Dates of competition: Wednesday, October 24 and Thursday, October 25
With the expansion to 10 weight classes for women’s wrestling, there are a lot of options for wrestlers to choose from at the World Championships. Only two kg separates four weight classes (53 kg, 55 kg, 57 kg, 59 kg) and there are athletes who could be successful in a number of these divisions. What makes 57 kg an important weight class is that it is one of the six Olympic weight classes.
The biggest question mark at 57 kg at the Worlds in Budapest will be who will compete for the United States. Helen Maroulis is regarded by many as the best female wrestler on the planet, based not only on her results but also in the dominant way she has competed in recent years. Maroulis has won three straight World level gold medals, all at different weight classes. She was 2015 World champion at 55 kg, 2016 Olympic champion at 53 kg and 2017 World champion at 58 kg. She also boasts a World silver medal in 2012 and a World bronze medal in 2014.
Maroulis must win a Special Wrestle-off on October 6 against 2018 Junior World Team member Alex Hedrick to make the U.S. team for Budapest. Maroulis suffered a concussion competing in the India Pro League this winter, and has spent time away from training dealing with it. She has become a spokesperson about concussions and recovery based upon her experiences. As a returning World champion, she had her spot in Final X set, but could not compete in June due to her injury, which allowed her to delay her championship series against Freestyle World Team Trials Challenge Tournament winner Hedrick. We will know the results of this in little over a week.
Hedrick had a fantastic season in 2018, placing second in the WCWA Nationals as a Simon Fraser freshman, then winning the U.S. Open and the World Team Trials Challenge Tournament. She also captured a spot on the Junior World Team, but did not finish in the medals at the Junior Worlds in Slovakia. If she wins the spot in Budapest, it will be her first Senior-level World Team.
With or without Maroulis, this weight class has some stars who fully believe in their ability to come home with a gold medal. One of the most talented young stars in women’s wrestling is two-time World medalist Odunayo Adekuoroye of Nigeria, who has moved up to this Olympic weight. She delighted the crowd in Las Vegas at the 2015 World Championships with a spirited dance after winning a bronze medal at 53 kg. She missed the medals at the 2016 Olympics at 53 kg, then moved up to 55 kg and won a World silver medal in 2017. This year, she has won both the African Championships and the Commonwealth Games at 57 kg. Fans will remember the battle she had with Helen Maroulis in May at the Beat the Streets event at South Street Seaport, which Maroulis emerged with a win. We can expect Adekuoroye will continue to improve.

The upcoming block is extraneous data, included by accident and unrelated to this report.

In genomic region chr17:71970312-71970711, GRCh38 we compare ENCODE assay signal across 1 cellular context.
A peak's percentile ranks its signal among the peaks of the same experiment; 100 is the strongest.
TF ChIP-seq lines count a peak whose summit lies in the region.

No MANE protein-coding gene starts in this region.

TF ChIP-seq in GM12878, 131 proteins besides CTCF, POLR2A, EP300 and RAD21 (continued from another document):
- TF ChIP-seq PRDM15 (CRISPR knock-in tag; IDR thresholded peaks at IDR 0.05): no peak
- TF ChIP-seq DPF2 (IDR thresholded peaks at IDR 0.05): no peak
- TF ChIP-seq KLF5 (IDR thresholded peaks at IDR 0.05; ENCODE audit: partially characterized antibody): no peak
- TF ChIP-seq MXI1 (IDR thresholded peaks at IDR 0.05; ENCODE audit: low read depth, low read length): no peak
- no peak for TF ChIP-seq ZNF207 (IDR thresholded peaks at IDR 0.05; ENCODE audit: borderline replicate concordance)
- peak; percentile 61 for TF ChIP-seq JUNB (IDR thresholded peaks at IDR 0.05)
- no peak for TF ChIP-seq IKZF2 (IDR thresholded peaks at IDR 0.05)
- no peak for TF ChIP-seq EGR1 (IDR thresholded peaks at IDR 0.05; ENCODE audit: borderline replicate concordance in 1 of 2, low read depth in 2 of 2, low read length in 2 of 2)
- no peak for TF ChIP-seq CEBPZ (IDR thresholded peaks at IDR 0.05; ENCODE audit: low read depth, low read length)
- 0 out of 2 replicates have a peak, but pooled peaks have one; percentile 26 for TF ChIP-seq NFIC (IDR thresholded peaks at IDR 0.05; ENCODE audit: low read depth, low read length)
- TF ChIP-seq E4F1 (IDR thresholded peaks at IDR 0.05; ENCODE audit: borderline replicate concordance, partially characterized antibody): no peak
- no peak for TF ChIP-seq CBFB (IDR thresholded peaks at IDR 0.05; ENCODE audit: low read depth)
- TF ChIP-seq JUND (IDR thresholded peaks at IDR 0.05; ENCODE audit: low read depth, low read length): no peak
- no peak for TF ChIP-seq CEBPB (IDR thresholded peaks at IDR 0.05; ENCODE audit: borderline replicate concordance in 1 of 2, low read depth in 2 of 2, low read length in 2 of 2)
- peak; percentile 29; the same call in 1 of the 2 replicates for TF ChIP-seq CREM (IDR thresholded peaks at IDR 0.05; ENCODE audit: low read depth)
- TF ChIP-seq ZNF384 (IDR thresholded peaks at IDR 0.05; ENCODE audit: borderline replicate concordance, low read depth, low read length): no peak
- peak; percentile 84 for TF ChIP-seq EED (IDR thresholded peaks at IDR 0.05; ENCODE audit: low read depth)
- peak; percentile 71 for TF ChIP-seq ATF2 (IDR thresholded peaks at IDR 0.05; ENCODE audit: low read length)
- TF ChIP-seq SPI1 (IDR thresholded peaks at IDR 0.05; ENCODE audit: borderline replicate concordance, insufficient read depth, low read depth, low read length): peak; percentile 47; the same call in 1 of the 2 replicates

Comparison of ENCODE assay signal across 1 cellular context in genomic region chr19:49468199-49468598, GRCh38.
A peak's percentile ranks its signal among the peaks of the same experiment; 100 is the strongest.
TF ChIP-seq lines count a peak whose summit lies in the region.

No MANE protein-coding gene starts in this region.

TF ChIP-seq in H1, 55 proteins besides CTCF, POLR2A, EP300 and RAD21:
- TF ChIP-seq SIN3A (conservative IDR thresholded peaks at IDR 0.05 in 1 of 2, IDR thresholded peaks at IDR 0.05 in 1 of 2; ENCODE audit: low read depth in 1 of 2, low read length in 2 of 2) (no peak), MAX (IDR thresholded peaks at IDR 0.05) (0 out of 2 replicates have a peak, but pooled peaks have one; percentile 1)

Host Hungary has a serious medal contender in Emese Barka, who claimed a pair of World bronze medals, first in 2013 at 55 kg then in 2017 at 60 kg. Hungarian athletes always seem to compete well when the Worlds are held in Budapest. Barka was third at the 2018 European Championships at 57 kg, and won gold medals at this weight at the Dan Kolov in Bulgaria and the Grand Prix of Spain. She also boasts a 2014 University World gold medal.
Moving up from 55 kg is 2017 World bronze medalist Iriyna Kurachkina of Belarus, who was the 2018 European champion at 55 kg, but has competed in her last two tournaments up at 57 kg. In addition to her Senior World medal in 2017, she was also a U23 World silver medalist last year.
Another challenger is Iryna Khariv of Ukraine, a 2014 World bronze medalist at 55 kg. A 2010 University World silver medalist, Khariv won the tough Yasar Dogu International at 57 kg this year. She has competed in four previous Senior World Championships.
A popular young star expected at 57 kg is Grace Bullen of Norway, who has a long age-group history of success. Bullen was a 2014 Cadet World champion and 2014 Youth Olympic Games champion. She was also a 2017 Junior World bronze medalist, and has competed at the Senior World Championships twice. American fans will know Bullen from U.S. women’s college wrestling, as she was a 2018 WCWA champion at 130 pounds in her first year competing for the national champion team at Campbellsville University.